Despite Attorney General Jeff Sessions’ decidedly anti-marijuana statements since he took over the U.S. Department of Justice, it appears cannabis businesses are safe from his agency for the time being.
According to The Cannabist, when asked Tuesday during a congressional committee hearing regarding the DOJ’s policy on the marijuana industry, Sessions replied:
“Our policy is the same really, fundamentally, as the (Obama) policy, which is that the federal law remains in effect and a state can legalize marijuana for its law enforcement purposes, but it still remains illegal with regard to federal purposes.”
In other words, Sessions hasn’t yet decided to tear up the 2013 Cole Memo, which was issued by the Obama administration and laid the groundwork for the current U.S. recreational marijuana industry.
That means the industry status quo will likely continue for the foreseeable future, with states taking the lead on regulating and overseeing cannabis businesses while marijuana remains a Schedule 1 controlled substance at the federal level.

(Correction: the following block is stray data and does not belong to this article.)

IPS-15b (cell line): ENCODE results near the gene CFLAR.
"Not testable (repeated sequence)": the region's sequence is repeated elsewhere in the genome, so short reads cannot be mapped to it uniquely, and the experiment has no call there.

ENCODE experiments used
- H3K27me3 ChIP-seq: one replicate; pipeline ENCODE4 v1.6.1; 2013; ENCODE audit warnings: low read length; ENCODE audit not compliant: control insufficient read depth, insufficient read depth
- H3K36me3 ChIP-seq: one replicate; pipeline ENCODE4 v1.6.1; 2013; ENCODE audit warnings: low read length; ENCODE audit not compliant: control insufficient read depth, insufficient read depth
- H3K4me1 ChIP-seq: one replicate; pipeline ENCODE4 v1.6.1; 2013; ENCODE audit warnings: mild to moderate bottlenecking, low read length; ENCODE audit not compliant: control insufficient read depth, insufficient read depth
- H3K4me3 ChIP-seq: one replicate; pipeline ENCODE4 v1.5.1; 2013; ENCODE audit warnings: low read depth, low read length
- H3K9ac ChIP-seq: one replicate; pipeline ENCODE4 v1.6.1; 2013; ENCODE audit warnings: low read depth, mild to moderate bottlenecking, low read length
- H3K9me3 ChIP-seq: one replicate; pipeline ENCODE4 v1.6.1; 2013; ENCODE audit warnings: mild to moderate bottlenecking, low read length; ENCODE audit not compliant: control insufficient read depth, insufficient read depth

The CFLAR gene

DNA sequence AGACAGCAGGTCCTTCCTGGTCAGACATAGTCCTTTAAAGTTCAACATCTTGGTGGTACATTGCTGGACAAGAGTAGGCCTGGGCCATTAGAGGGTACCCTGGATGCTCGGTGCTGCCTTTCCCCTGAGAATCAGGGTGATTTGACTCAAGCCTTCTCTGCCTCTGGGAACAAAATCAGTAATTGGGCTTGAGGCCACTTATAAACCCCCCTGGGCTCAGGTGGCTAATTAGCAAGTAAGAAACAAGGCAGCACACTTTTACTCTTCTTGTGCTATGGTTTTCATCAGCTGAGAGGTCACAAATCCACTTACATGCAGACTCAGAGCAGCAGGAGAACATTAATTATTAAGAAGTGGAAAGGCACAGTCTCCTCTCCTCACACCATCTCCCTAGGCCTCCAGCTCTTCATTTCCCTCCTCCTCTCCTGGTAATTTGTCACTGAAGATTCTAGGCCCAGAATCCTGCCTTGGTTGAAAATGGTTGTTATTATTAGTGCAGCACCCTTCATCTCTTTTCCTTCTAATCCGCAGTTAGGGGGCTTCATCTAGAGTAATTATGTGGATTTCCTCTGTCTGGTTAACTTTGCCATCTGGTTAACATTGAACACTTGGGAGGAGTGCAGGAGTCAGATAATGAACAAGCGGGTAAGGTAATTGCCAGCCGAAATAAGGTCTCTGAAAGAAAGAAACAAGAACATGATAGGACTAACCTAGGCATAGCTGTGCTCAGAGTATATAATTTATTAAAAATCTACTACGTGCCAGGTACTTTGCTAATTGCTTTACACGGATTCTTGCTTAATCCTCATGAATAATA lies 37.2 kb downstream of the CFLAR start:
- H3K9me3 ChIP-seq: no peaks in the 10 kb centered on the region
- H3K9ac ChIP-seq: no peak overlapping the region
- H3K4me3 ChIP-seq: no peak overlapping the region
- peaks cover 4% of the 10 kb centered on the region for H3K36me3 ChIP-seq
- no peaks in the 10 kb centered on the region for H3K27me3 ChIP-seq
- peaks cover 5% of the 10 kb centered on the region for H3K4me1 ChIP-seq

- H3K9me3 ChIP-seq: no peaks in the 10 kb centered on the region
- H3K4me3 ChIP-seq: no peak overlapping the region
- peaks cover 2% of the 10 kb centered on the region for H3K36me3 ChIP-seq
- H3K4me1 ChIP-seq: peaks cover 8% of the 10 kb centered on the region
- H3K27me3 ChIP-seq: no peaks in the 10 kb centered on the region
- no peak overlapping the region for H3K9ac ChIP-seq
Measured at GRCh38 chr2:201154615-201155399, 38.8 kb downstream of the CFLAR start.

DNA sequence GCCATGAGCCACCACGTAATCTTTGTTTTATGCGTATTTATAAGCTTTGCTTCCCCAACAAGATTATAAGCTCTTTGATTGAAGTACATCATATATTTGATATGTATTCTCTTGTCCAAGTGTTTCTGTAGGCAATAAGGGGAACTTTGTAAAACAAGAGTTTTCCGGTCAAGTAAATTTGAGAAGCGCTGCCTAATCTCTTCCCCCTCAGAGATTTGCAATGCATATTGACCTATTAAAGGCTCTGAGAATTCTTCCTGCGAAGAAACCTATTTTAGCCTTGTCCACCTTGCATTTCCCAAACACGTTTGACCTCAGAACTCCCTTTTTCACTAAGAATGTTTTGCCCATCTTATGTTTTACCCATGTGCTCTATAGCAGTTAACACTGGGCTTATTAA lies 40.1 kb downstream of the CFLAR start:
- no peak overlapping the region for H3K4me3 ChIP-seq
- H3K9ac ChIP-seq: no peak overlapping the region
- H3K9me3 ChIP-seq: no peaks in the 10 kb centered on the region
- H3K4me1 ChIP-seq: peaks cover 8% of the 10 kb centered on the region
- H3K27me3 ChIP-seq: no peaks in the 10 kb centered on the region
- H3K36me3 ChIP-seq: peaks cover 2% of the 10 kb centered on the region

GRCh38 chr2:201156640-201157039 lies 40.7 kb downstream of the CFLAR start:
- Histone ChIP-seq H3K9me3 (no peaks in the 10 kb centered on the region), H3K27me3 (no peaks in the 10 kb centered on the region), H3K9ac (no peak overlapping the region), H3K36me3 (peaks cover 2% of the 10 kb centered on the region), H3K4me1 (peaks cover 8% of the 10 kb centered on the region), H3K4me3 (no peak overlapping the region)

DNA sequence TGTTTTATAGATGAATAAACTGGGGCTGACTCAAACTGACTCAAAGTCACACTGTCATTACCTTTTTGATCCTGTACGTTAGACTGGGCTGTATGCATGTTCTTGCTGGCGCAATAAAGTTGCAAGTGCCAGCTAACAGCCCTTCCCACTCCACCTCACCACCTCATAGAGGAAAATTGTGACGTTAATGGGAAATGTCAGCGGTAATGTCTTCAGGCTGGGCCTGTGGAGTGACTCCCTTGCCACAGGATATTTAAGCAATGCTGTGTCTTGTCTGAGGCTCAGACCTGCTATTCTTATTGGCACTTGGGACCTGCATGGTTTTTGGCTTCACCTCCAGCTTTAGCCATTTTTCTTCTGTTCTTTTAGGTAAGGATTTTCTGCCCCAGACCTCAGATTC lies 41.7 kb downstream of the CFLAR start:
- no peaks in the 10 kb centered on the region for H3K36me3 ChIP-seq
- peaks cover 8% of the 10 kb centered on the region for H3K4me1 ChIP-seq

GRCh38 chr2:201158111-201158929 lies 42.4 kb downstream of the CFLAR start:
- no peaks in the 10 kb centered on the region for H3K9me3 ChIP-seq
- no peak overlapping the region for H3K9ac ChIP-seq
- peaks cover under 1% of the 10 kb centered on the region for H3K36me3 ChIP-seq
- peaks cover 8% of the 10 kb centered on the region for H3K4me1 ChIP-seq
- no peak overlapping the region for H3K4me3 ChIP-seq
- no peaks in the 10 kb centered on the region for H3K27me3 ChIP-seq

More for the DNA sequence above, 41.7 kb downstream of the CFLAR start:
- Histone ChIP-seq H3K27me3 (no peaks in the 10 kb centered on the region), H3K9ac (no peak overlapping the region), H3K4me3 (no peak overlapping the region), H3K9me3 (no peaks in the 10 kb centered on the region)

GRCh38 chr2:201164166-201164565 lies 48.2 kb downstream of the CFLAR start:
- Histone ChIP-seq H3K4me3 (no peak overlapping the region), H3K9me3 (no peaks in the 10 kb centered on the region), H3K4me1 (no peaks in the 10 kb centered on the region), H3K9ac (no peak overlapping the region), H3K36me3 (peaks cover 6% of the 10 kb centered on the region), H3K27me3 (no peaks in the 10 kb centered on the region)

Sessions also walked back some of his previous statements about cannabis and agreed with a congressman who pressed him on whether marijuana is “not as dangerous as heroin.”
“I think that’s correct,” Sessions replied, according to The Cannabist.
However, Sessions has repeatedly refused to close the door on possible future actions against MJ businesses by the DOJ while he’s in charge, and he made similar indications in front of the committee.
“We will be looking at some rigorous analysis of the marijuana usage and how it plays out,” Sessions said.